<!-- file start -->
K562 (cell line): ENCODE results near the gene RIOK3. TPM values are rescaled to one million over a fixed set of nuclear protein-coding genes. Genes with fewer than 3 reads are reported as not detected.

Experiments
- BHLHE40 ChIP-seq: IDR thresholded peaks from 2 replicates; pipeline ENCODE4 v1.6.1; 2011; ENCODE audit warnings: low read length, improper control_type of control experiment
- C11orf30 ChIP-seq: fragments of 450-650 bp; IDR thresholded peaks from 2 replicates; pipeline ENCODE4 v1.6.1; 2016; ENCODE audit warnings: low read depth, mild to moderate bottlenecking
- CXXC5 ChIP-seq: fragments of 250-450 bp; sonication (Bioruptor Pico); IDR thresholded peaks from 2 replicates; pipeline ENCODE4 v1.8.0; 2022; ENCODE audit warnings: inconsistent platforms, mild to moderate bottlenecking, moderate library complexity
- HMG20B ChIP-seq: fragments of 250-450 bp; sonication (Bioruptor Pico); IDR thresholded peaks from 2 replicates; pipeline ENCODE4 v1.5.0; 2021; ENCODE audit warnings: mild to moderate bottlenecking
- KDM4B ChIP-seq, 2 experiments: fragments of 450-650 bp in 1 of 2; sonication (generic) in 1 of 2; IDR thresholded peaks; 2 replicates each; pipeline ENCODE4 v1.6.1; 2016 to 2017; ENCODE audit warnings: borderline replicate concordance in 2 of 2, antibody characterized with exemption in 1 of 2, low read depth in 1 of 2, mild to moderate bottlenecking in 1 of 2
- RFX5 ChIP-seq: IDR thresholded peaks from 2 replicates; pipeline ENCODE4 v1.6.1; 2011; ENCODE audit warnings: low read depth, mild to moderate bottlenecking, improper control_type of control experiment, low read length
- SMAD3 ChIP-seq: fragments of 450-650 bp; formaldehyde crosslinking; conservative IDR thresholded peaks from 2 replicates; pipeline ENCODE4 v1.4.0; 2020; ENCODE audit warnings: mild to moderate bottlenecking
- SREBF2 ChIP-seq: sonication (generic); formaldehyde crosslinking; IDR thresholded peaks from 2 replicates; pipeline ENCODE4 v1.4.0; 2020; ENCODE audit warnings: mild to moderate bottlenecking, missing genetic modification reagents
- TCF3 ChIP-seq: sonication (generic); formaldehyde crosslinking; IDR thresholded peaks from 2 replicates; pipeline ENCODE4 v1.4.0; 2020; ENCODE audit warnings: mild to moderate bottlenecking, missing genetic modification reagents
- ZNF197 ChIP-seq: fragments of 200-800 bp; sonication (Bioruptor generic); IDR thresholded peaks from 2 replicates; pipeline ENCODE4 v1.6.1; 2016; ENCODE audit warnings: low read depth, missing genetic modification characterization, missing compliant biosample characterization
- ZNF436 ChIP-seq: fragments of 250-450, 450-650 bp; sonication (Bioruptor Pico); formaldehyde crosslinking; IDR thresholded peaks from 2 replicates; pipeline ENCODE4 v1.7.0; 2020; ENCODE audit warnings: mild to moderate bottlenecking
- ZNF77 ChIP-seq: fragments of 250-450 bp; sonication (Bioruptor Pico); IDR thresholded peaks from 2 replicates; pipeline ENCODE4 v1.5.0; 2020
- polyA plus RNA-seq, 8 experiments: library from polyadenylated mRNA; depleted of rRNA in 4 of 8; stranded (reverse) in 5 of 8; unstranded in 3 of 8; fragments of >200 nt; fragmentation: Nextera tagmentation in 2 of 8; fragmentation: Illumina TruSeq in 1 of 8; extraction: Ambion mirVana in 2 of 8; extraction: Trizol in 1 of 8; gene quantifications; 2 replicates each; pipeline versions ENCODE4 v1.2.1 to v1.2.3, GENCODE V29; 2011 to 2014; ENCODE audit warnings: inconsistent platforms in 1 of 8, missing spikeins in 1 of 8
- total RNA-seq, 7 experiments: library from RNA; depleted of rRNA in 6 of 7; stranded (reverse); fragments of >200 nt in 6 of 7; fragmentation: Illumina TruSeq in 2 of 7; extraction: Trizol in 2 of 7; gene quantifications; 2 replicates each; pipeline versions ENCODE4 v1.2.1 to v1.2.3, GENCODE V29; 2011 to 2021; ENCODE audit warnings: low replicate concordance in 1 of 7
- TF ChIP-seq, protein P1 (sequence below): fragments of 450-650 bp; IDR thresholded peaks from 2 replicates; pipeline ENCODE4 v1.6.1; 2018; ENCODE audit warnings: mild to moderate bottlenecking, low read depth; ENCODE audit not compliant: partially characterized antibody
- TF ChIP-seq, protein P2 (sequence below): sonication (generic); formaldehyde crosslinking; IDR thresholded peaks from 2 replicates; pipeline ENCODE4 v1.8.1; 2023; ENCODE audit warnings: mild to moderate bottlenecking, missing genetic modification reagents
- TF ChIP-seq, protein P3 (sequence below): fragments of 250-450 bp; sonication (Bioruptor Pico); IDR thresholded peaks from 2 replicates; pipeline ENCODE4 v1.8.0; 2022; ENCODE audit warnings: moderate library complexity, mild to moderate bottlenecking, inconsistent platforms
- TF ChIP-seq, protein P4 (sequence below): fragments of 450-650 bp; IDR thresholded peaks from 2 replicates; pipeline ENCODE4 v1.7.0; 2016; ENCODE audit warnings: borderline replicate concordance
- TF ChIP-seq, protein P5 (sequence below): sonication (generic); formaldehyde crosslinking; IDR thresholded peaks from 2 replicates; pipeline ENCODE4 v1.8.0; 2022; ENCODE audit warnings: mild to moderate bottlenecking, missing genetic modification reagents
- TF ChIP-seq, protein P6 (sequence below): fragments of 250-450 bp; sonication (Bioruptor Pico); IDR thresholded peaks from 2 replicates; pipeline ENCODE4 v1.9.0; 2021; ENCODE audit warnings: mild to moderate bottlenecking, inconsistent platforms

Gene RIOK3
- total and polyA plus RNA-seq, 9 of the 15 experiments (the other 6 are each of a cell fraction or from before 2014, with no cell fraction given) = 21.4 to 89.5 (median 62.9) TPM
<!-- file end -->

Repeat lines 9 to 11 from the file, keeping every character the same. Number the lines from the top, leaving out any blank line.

- SMAD3 ChIP-seq: fragments of 450-650 bp; formaldehyde crosslinking; conservative IDR thresholded peaks from 2 replicates; pipeline ENCODE4 v1.4.0; 2020; ENCODE audit warnings: mild to moderate bottlenecking
- SREBF2 ChIP-seq: sonication (generic); formaldehyde crosslinking; IDR thresholded peaks from 2 replicates; pipeline ENCODE4 v1.4.0; 2020; ENCODE audit warnings: mild to moderate bottlenecking, missing genetic modification reagents
- TCF3 ChIP-seq: sonication (generic); formaldehyde crosslinking; IDR thresholded peaks from 2 replicates; pipeline ENCODE4 v1.4.0; 2020; ENCODE audit warnings: mild to moderate bottlenecking, missing genetic modification reagents